There’s Snowplace Like Home
HIGH Petting! All! The! doggos!
LOW Dying of starvation twice in a row, with no hope of collecting food.
WTF Getting the sled stuck in an infinite loop.
For many who grew up in the ‘80s, memories of playing The Oregon Trail rank among the classic moments of childhood gaming. The educational title by MECC saw the player moving one’s family on a caravan through the United States in the 19th century, balancing resources and (mostly) trying to keep everyone from dying of dysentery. The Red Lantern aims for a similar experience, only, this time, in Alaska.
Timberline Studio describes their work with words like “rogue-lite” and “narrative driven”, which suggests that multiple runs are required to see everything, but also that story should be central.
Unfortunately, The Red Lantern doesn’t feature a rich or deep narrative, but rather a string of repetitive monologues that the main character, voiced by Ashly Burch, repeats to herself to keep a grip on her sanity. She – an unnamed “musher” – is on a trip through Alaska to reach a friend’s cabin, and to maybe find a better life. It is a realtime expedition played in a first person perspective.
The player can pick out their dogs before departing for Alaska: , and each one has a different personality and skills which will – sometimes – affect encounters and random events. Once a team is chosen, the core gameplay is letting the sled run its course automatically while, waiting for something to happen and going choosing HAW! or GEE! to make the dogs turn left or right.
Unfortunately, The Red Lantern stumbles where a good roguelike needs to succeed by causing the player to fail most of their runs through no fault of their own.
A main challenge for the player will be finding enough food to feed themselves and the team of sled dogs, but achieving perfect shots while hunting moose or rabbits doesn’t guarantee the musher will actually get food. Realistic? Sure, but it does not translate into an entertaining experience for the player. Missing what looked like a perfectly aligned shot, with a limited number of bullets, means probably starving to death in a matter of minutes. Again, through no fault of the player.
Another key aspect in good roguelikes is the ability to keep multiple runs fresh by randomizing elements or offering unlocks as a player progresses. Sadly, multiple runs don’t seem to offer much, which makes calling it a “rogue-lite” a bit misleading. If a run is unsuccessful, the musher will ‘wake up’ from a nightmare and decide to bring more and better supplies the next time. So, the early runs suggest that she was planning to take a trip through the frozen Alaska wilderness with minimal food reserves, and not even a lighter or an ax, even though they were already in her van? It doesn’t make much sense.
While The Red Lantern’s design seems to be malfunctional, at least the Alaskian landscape looks pretty impressive. One would wish to be able to pause in order to admire the beautiful sunsets and dawns, but the game as a whole doesn’t really seem to be designed to let the player admire the surroundings. I also wished Timberline would have let the player freely explore the icily beautiful Alaskan locations, but alas, it is not possible to pause and drive the sled freely around the wilderness.
In addition to the issues I had with its design, The Red Lantern is also plagued by technical problems. Before being notified of the 1.06 patch, my sled got infinitely stuck in a loop once, just a couple of minutes away from my final destination. Since installing the 1.06 patch, the loop didn’t happen again, but new problems cropped up like the volume randomly being lowered to 0. Graphical issues also abound, with textures clipping through one another and dogs having strange distortions on their faces.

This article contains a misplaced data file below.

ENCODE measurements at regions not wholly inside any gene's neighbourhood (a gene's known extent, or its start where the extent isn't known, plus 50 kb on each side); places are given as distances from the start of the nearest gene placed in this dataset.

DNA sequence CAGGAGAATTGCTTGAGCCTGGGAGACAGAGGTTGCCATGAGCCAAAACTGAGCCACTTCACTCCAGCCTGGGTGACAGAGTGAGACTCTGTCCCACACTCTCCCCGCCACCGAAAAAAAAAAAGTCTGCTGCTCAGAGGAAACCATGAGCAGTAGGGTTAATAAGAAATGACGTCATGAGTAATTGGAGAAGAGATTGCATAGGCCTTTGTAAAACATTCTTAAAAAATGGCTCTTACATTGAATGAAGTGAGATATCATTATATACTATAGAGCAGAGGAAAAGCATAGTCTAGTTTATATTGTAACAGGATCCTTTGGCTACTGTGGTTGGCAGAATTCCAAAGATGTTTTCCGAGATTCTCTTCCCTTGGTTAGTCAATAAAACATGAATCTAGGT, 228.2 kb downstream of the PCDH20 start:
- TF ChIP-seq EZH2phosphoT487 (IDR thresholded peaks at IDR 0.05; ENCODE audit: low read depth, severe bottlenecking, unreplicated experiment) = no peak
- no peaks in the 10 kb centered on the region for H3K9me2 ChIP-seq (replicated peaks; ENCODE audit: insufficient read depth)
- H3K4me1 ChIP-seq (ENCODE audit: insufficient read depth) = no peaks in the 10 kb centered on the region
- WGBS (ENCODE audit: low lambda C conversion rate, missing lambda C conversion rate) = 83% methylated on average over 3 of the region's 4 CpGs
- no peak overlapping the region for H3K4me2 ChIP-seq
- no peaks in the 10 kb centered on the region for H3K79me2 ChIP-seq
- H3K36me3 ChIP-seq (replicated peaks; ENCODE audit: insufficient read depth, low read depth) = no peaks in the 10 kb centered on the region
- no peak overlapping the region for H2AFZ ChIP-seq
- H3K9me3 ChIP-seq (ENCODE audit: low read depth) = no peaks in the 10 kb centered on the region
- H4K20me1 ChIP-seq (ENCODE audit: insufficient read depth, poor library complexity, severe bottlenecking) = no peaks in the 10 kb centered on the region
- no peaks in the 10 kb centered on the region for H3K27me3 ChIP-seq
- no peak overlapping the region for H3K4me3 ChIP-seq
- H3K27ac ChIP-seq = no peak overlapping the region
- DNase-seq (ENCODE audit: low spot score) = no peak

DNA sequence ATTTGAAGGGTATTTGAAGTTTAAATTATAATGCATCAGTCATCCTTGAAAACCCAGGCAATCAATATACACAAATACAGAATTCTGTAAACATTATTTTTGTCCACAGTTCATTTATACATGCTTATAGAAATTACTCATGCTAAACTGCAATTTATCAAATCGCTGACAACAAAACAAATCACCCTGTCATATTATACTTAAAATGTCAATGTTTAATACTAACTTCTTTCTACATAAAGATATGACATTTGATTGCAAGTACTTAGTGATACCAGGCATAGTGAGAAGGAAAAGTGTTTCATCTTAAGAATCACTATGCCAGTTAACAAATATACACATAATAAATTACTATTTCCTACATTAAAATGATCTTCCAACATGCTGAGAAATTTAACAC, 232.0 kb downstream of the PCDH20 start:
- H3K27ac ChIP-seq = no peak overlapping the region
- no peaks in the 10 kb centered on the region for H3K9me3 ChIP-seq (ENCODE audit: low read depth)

I hoped The Red Lantern would grow on me with subsequent playthroughs, but, unfortunately the opposite was true due to the technical problems, design issues and repetitive dialogue. Those looking for a trip through Alaska or wanting to revisit bittersweet memories of traveling to Oregon, might want to check it out, but anyone on the hunt for a narrative-driven roguelite should skip it.
— Damiano Gerli
Disclosures: This game is developed and published by Timberline Studio. It is currently available on PC and Switch. This copy of the game was obtained via publisher and reviewed on Switch. Approximately 3 hours of play were devoted to the single-player mode, and the game was completed. There are no multiplayer modes.
Parents: The game is rated T for Teen by the ESRB for Language and Violence. This is pretty mild stuff overall. The player might shoot an animal for food (if they’re lucky) and there’s an option in the menu to prevent any of the dogs from dying for any reason.
Colorblind Modes: There are no colorblind modes available in the options.
Deaf & Hard of Hearing Gamers: All dialogue is subtitled but the subtitles are quite small and not resizeable. (See examples above.)
Remappable Controls: This game’s controls are not remappable. There is no control diagram. Most actions are performed with the use of the A and B buttons, occasionally firing the rifle with the ZR button. The left and right stick are only used to look around.
Years later, he got the idea that he was the most Sega-knowledgeable person in the world, so he opened a website in 1997, The Genesis Temple.
He's a sucker for great stories in gaming, he loves adventure and indie titles, but he never shies away from action and triple-A RPGs.
Damiano's been writing about videogames for 20 years, with no plans to stop. Say hi to him on Twitter at @damgentemp, or on his blog https://genesistemple.com (now dedicated to the history of video game design).